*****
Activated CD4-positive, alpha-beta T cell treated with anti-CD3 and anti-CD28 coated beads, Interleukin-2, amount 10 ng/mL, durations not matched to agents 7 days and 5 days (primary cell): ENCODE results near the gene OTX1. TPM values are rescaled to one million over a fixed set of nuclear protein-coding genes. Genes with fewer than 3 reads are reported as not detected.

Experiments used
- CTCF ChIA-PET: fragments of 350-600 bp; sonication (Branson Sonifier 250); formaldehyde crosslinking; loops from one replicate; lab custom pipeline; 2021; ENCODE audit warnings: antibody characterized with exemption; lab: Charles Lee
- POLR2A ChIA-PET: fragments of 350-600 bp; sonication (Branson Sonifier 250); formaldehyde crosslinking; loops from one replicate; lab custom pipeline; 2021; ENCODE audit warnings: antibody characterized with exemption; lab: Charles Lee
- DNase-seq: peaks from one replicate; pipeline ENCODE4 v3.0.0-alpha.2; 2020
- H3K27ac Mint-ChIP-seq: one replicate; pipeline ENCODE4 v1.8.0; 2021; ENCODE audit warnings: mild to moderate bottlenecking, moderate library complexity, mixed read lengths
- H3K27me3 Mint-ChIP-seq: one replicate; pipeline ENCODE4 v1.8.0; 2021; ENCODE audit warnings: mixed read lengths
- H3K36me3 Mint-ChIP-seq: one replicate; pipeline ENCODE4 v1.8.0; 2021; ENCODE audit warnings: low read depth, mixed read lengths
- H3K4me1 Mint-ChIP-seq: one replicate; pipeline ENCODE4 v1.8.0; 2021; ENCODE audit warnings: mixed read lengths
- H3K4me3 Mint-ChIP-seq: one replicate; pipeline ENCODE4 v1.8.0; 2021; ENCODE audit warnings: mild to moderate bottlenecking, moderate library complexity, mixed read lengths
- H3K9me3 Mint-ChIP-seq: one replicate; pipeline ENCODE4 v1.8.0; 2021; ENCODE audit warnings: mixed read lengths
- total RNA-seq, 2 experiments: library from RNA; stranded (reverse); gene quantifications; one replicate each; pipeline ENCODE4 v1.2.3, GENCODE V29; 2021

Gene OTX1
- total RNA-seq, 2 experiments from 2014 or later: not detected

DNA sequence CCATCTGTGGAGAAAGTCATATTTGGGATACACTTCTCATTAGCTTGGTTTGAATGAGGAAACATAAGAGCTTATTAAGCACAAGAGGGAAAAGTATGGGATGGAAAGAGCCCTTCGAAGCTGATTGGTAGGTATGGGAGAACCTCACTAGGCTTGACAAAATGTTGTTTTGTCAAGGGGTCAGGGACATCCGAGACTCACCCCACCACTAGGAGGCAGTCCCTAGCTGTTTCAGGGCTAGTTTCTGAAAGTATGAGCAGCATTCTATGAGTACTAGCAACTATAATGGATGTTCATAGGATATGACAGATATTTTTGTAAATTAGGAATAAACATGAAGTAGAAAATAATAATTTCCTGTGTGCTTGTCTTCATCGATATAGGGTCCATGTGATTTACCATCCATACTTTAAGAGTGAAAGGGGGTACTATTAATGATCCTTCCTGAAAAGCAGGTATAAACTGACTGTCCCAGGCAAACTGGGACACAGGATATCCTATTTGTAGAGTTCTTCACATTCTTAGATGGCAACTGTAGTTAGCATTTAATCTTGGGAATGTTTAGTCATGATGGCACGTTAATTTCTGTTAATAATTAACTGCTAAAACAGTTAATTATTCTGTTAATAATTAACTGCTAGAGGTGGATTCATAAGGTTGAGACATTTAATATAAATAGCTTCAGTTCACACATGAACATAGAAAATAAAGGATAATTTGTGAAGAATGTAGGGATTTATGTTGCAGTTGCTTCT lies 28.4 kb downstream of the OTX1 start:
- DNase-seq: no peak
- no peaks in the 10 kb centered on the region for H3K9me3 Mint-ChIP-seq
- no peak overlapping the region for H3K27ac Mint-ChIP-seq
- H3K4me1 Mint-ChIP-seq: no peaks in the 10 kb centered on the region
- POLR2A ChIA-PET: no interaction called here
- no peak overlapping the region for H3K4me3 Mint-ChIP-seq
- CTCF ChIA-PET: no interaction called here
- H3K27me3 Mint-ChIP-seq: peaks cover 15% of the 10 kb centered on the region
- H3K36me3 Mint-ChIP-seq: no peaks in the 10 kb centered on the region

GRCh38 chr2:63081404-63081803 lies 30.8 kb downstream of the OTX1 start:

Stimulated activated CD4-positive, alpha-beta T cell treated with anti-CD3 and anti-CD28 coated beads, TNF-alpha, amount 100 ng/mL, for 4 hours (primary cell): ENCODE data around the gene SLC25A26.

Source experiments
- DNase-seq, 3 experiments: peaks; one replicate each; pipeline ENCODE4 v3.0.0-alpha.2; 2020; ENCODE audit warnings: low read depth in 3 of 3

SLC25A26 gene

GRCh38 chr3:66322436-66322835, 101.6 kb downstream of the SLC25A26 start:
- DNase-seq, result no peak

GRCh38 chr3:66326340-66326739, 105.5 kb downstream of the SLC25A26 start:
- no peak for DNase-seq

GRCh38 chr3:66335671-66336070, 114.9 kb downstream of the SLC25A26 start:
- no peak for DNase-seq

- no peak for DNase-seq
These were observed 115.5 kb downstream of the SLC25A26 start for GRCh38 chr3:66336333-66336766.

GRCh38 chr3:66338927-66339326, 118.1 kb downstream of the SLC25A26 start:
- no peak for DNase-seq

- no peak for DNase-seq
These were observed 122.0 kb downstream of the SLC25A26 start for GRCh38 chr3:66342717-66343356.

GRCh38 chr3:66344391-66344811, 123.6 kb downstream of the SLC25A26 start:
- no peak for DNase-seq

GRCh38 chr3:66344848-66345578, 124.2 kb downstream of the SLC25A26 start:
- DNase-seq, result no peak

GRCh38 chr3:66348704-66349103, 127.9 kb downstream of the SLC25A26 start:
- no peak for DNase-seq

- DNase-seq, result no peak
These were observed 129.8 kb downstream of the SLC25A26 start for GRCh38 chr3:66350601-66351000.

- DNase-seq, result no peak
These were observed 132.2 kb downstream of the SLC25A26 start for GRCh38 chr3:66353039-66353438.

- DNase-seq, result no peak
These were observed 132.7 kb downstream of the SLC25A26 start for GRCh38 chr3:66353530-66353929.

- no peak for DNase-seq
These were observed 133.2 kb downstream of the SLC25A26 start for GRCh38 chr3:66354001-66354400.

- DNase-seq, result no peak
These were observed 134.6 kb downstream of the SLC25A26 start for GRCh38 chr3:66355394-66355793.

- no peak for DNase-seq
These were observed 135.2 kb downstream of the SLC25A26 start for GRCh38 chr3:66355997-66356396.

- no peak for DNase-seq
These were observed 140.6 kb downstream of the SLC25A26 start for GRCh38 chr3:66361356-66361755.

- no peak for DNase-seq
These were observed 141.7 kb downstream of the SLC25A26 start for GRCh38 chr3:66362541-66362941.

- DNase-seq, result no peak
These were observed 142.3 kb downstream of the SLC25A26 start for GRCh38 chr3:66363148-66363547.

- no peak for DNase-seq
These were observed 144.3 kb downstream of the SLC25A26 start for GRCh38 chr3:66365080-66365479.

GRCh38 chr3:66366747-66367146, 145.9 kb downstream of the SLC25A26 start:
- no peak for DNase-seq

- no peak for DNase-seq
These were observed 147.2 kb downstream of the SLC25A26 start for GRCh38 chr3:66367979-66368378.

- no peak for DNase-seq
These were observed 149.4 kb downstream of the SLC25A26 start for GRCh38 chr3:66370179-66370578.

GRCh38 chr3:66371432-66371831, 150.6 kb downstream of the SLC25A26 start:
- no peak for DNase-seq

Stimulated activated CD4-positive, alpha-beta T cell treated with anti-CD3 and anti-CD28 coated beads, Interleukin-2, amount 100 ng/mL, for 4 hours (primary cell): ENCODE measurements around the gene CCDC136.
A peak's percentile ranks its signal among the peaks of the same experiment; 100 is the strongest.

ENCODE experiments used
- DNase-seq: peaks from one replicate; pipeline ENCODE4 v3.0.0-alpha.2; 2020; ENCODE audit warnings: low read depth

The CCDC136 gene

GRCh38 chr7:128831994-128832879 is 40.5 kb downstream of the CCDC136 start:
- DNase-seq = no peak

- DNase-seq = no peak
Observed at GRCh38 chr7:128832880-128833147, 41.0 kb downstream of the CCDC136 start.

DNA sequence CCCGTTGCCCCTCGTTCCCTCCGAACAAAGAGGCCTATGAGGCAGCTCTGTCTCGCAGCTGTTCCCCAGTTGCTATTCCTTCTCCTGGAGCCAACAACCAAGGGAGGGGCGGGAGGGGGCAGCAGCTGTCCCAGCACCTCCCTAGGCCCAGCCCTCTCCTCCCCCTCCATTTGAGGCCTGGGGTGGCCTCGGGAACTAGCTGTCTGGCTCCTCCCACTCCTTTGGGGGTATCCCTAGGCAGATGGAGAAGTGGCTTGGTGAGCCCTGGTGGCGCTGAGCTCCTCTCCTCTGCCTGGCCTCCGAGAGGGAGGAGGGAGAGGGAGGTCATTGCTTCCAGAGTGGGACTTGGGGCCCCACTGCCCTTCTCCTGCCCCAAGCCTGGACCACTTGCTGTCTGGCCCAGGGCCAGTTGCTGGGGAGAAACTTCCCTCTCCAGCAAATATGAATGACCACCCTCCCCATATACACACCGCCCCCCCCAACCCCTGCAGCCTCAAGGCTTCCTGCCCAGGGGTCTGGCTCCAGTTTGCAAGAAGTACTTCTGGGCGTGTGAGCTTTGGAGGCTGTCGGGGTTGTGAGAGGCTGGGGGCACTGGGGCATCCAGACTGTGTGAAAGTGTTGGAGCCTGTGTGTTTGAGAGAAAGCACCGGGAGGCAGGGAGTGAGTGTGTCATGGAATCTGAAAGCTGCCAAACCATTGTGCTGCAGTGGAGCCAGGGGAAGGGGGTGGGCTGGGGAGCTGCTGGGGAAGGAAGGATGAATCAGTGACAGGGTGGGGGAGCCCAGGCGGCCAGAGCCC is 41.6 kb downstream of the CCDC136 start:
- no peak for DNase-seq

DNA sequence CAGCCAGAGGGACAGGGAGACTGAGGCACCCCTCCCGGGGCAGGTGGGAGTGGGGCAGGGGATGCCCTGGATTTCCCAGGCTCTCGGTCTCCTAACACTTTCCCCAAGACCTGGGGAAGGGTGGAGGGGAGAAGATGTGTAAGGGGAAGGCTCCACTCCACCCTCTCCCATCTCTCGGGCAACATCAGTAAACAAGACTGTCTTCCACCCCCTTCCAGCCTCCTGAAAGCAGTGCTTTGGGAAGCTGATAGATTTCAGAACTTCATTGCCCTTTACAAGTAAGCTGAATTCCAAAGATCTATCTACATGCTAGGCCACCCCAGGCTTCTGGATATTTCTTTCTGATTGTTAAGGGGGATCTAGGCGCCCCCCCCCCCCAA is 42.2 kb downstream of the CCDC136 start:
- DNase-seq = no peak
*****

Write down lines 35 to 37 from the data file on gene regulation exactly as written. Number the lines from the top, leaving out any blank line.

- no peak for DNase-seq

- no peak for DNase-seq
These were observed 115.5 kb downstream of the SLC25A26 start for GRCh38 chr3:66336333-66336766.